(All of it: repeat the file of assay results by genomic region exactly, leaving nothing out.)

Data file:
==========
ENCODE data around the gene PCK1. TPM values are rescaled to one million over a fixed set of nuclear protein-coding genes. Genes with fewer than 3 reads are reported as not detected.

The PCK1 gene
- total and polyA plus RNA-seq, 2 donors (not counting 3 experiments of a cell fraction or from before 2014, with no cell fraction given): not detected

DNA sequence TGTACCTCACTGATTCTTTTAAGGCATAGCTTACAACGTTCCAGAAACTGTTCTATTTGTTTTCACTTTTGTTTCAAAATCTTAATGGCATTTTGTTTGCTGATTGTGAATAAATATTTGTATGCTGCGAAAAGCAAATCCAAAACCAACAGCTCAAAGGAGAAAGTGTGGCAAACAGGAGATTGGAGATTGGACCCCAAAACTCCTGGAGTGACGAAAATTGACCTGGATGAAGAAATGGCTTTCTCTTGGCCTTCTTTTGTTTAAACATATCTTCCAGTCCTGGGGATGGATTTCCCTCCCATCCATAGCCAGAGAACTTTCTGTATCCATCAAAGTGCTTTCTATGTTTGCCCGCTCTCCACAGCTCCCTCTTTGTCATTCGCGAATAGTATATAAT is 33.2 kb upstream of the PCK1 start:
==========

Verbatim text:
ENCODE data around the gene PCK1. TPM values are rescaled to one million over a fixed set of nuclear protein-coding genes. Genes with fewer than 3 reads are reported as not detected.

The PCK1 gene
- total and polyA plus RNA-seq, 2 donors (not counting 3 experiments of a cell fraction or from before 2014, with no cell fraction given): not detected

DNA sequence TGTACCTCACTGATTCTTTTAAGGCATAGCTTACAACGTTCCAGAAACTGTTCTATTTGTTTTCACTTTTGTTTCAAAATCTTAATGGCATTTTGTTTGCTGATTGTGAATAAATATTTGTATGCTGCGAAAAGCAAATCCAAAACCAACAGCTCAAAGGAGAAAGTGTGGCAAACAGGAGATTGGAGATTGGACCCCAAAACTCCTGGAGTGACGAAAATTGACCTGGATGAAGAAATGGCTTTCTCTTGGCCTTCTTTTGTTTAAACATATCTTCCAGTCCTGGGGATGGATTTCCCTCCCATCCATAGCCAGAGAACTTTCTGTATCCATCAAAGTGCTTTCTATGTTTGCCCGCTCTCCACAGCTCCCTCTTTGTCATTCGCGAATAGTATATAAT is 33.2 kb upstream of the PCK1 start: